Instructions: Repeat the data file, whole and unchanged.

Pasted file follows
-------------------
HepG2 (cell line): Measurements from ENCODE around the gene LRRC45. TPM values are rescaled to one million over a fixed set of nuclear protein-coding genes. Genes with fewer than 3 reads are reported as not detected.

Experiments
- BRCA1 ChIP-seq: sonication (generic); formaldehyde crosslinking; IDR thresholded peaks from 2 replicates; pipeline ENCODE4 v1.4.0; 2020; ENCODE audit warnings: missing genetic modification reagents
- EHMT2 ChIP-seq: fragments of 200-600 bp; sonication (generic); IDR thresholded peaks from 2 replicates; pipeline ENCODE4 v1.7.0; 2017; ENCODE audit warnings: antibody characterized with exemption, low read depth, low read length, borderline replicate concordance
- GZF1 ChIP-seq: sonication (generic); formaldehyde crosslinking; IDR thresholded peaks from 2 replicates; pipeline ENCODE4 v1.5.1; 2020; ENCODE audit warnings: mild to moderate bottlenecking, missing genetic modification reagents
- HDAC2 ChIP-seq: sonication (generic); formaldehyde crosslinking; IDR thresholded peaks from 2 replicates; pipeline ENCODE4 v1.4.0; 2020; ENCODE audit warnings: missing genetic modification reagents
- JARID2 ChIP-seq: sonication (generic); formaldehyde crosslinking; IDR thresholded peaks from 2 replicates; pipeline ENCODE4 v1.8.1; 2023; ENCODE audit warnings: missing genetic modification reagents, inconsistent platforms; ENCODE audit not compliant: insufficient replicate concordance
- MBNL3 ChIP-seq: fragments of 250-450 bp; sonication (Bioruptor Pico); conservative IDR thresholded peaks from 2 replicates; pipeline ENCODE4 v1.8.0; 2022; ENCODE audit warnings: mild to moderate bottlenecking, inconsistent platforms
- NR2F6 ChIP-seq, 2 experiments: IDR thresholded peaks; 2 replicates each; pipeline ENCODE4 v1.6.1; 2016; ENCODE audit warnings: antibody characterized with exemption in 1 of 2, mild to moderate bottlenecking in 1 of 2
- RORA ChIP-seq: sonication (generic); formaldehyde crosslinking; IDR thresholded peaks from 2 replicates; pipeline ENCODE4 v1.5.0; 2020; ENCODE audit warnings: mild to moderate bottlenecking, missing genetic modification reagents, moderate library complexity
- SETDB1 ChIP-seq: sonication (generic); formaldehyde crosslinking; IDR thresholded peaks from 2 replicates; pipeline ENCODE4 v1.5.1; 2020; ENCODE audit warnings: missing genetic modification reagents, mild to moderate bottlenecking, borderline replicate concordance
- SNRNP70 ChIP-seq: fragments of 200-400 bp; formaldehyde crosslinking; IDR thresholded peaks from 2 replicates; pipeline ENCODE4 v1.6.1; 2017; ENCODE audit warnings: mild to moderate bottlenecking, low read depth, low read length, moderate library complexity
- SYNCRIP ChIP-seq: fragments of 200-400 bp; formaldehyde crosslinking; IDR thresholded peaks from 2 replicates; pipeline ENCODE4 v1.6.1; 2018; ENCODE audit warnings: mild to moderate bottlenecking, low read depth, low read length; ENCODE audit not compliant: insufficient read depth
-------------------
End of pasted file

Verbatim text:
HepG2 (cell line): Measurements from ENCODE around the gene LRRC45. TPM values are rescaled to one million over a fixed set of nuclear protein-coding genes. Genes with fewer than 3 reads are reported as not detected.

Experiments
- BRCA1 ChIP-seq: sonication (generic); formaldehyde crosslinking; IDR thresholded peaks from 2 replicates; pipeline ENCODE4 v1.4.0; 2020; ENCODE audit warnings: missing genetic modification reagents
- EHMT2 ChIP-seq: fragments of 200-600 bp; sonication (generic); IDR thresholded peaks from 2 replicates; pipeline ENCODE4 v1.7.0; 2017; ENCODE audit warnings: antibody characterized with exemption, low read depth, low read length, borderline replicate concordance
- GZF1 ChIP-seq: sonication (generic); formaldehyde crosslinking; IDR thresholded peaks from 2 replicates; pipeline ENCODE4 v1.5.1; 2020; ENCODE audit warnings: mild to moderate bottlenecking, missing genetic modification reagents
- HDAC2 ChIP-seq: sonication (generic); formaldehyde crosslinking; IDR thresholded peaks from 2 replicates; pipeline ENCODE4 v1.4.0; 2020; ENCODE audit warnings: missing genetic modification reagents
- JARID2 ChIP-seq: sonication (generic); formaldehyde crosslinking; IDR thresholded peaks from 2 replicates; pipeline ENCODE4 v1.8.1; 2023; ENCODE audit warnings: missing genetic modification reagents, inconsistent platforms; ENCODE audit not compliant: insufficient replicate concordance
- MBNL3 ChIP-seq: fragments of 250-450 bp; sonication (Bioruptor Pico); conservative IDR thresholded peaks from 2 replicates; pipeline ENCODE4 v1.8.0; 2022; ENCODE audit warnings: mild to moderate bottlenecking, inconsistent platforms
- NR2F6 ChIP-seq, 2 experiments: IDR thresholded peaks; 2 replicates each; pipeline ENCODE4 v1.6.1; 2016; ENCODE audit warnings: antibody characterized with exemption in 1 of 2, mild to moderate bottlenecking in 1 of 2
- RORA ChIP-seq: sonication (generic); formaldehyde crosslinking; IDR thresholded peaks from 2 replicates; pipeline ENCODE4 v1.5.0; 2020; ENCODE audit warnings: mild to moderate bottlenecking, missing genetic modification reagents, moderate library complexity
- SETDB1 ChIP-seq: sonication (generic); formaldehyde crosslinking; IDR thresholded peaks from 2 replicates; pipeline ENCODE4 v1.5.1; 2020; ENCODE audit warnings: missing genetic modification reagents, mild to moderate bottlenecking, borderline replicate concordance
- SNRNP70 ChIP-seq: fragments of 200-400 bp; formaldehyde crosslinking; IDR thresholded peaks from 2 replicates; pipeline ENCODE4 v1.6.1; 2017; ENCODE audit warnings: mild to moderate bottlenecking, low read depth, low read length, moderate library complexity
- SYNCRIP ChIP-seq: fragments of 200-400 bp; formaldehyde crosslinking; IDR thresholded peaks from 2 replicates; pipeline ENCODE4 v1.6.1; 2018; ENCODE audit warnings: mild to moderate bottlenecking, low read depth, low read length; ENCODE audit not compliant: insufficient read depth